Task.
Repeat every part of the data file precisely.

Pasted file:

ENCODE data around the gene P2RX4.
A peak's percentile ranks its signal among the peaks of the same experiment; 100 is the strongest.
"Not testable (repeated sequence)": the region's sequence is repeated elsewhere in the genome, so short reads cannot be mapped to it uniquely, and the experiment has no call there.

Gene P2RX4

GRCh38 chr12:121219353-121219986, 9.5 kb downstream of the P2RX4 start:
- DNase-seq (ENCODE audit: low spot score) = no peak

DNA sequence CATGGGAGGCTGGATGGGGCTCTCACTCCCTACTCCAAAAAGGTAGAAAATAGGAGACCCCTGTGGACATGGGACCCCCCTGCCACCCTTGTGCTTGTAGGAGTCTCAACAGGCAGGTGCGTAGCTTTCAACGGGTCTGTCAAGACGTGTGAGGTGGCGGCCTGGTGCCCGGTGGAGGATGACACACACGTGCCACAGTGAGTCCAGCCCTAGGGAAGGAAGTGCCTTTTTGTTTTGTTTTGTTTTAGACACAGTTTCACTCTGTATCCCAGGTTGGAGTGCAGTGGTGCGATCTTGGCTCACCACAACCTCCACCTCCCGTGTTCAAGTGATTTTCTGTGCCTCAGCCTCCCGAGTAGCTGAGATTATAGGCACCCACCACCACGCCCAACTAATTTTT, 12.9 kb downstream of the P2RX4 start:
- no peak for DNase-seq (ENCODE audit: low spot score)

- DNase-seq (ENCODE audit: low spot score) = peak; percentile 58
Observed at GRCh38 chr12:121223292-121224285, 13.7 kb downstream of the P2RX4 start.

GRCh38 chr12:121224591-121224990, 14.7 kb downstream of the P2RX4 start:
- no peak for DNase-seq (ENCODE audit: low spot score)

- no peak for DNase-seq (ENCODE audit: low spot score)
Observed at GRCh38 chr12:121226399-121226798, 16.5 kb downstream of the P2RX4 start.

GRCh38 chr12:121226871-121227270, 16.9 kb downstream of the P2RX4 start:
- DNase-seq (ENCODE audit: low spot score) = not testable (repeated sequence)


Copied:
ENCODE data around the gene P2RX4.
A peak's percentile ranks its signal among the peaks of the same experiment; 100 is the strongest.
"Not testable (repeated sequence)": the region's sequence is repeated elsewhere in the genome, so short reads cannot be mapped to it uniquely, and the experiment has no call there.

Gene P2RX4

GRCh38 chr12:121219353-121219986, 9.5 kb downstream of the P2RX4 start:
- DNase-seq (ENCODE audit: low spot score) = no peak

DNA sequence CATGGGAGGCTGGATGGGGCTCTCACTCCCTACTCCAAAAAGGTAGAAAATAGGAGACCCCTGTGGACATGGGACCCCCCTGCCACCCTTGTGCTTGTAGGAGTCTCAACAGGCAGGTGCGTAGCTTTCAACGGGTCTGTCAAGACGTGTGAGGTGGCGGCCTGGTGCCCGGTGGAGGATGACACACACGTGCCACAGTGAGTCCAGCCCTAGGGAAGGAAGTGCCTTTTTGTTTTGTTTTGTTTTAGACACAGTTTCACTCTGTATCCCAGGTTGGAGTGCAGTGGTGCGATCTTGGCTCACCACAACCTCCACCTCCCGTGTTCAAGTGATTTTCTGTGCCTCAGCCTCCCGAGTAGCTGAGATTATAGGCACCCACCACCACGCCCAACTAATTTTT, 12.9 kb downstream of the P2RX4 start:
- no peak for DNase-seq (ENCODE audit: low spot score)

- DNase-seq (ENCODE audit: low spot score) = peak; percentile 58
Observed at GRCh38 chr12:121223292-121224285, 13.7 kb downstream of the P2RX4 start.

GRCh38 chr12:121224591-121224990, 14.7 kb downstream of the P2RX4 start:
- no peak for DNase-seq (ENCODE audit: low spot score)

- no peak for DNase-seq (ENCODE audit: low spot score)
Observed at GRCh38 chr12:121226399-121226798, 16.5 kb downstream of the P2RX4 start.

GRCh38 chr12:121226871-121227270, 16.9 kb downstream of the P2RX4 start:
- DNase-seq (ENCODE audit: low spot score) = not testable (repeated sequence)